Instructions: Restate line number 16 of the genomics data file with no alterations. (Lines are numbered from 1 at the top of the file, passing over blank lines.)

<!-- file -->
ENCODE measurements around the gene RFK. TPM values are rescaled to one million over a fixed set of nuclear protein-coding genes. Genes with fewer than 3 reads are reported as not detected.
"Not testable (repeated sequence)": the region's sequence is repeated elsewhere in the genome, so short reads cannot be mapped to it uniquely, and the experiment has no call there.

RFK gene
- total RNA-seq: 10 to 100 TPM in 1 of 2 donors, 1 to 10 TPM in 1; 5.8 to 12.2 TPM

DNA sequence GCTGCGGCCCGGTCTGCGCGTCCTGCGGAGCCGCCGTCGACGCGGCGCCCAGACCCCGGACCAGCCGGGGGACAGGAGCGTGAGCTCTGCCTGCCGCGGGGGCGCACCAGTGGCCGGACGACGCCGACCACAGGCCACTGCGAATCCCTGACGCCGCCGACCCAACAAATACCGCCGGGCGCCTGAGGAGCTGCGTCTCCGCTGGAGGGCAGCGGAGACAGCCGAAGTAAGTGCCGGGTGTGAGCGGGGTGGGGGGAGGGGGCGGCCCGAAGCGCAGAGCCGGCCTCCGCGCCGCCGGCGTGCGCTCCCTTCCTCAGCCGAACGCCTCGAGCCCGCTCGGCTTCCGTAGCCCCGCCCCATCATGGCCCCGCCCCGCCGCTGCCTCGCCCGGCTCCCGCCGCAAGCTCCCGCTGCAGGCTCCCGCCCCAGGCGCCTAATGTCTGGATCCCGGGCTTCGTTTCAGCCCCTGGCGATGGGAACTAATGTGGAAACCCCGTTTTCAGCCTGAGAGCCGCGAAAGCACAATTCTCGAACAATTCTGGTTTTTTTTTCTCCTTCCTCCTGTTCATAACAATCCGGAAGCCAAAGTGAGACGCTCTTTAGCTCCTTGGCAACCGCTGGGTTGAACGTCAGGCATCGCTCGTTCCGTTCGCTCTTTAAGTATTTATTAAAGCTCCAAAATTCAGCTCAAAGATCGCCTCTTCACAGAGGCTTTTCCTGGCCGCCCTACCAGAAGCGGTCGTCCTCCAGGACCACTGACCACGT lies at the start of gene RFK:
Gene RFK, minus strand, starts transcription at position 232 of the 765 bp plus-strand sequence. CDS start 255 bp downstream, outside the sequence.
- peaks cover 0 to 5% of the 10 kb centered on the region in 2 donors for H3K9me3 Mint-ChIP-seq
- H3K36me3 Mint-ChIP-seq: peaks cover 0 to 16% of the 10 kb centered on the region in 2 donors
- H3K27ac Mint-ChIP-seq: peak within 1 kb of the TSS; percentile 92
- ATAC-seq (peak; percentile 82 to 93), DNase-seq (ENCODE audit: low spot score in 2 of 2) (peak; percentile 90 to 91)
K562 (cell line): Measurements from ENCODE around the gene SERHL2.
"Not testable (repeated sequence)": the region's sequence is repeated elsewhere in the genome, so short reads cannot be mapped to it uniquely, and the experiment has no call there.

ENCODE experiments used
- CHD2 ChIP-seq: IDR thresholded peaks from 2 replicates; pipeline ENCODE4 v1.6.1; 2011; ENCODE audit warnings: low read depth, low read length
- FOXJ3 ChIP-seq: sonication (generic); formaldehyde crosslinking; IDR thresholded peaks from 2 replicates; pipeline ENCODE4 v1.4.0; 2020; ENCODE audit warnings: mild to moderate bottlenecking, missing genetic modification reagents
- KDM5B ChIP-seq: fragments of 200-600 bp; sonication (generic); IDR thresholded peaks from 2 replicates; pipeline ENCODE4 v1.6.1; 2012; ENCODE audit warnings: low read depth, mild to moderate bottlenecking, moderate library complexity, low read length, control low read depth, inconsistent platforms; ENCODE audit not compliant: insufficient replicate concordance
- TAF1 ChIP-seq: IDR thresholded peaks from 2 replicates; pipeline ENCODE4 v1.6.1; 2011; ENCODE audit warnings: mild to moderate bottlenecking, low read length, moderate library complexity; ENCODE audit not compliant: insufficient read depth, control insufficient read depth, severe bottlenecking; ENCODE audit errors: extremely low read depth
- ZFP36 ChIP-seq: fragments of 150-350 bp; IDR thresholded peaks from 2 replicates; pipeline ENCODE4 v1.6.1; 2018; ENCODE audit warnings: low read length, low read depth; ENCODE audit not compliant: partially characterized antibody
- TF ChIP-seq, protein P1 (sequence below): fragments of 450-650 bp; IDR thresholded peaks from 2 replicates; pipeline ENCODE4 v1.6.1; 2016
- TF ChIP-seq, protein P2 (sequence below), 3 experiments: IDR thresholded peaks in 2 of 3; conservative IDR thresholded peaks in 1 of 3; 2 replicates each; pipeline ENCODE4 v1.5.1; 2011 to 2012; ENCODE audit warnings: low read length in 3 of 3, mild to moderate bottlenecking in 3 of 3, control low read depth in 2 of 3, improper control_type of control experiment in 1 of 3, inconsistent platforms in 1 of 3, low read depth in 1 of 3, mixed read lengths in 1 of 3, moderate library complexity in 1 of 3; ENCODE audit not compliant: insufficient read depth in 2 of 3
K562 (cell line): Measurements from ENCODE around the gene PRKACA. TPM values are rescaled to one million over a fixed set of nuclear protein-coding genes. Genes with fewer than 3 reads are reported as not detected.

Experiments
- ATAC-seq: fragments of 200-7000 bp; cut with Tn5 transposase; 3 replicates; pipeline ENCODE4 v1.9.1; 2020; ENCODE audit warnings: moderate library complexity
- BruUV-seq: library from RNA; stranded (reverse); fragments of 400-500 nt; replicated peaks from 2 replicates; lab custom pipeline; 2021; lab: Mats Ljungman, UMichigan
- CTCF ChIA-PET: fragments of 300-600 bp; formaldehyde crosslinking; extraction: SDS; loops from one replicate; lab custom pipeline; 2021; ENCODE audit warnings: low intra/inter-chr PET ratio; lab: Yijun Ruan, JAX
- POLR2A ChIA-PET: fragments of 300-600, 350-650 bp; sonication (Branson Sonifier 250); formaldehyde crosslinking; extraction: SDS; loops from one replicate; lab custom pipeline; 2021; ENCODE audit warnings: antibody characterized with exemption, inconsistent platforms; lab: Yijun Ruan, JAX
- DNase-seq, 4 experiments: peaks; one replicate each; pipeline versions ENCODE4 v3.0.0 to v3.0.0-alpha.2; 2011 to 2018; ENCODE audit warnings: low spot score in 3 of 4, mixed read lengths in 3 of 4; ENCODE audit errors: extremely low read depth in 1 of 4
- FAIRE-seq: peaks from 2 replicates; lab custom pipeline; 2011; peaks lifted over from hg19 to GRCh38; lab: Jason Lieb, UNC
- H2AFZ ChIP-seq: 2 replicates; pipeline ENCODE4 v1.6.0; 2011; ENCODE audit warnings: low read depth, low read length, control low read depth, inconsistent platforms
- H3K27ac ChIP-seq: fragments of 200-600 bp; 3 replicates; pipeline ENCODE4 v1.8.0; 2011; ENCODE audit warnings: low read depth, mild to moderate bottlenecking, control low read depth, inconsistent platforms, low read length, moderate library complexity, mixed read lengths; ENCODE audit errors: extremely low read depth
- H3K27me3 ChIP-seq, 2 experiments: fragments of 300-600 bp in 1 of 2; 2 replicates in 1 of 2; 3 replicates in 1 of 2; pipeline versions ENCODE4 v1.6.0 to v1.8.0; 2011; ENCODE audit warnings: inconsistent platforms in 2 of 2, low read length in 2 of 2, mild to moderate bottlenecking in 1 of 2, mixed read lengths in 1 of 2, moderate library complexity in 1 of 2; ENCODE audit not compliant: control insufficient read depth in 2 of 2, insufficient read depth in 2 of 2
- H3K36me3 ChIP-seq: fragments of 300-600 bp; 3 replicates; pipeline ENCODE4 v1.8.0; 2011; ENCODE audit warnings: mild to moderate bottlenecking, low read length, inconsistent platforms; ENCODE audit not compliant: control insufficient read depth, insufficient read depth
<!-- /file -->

- KDM5B ChIP-seq: fragments of 200-600 bp; sonication (generic); IDR thresholded peaks from 2 replicates; pipeline ENCODE4 v1.6.1; 2012; ENCODE audit warnings: low read depth, mild to moderate bottlenecking, moderate library complexity, low read length, control low read depth, inconsistent platforms; ENCODE audit not compliant: insufficient replicate concordance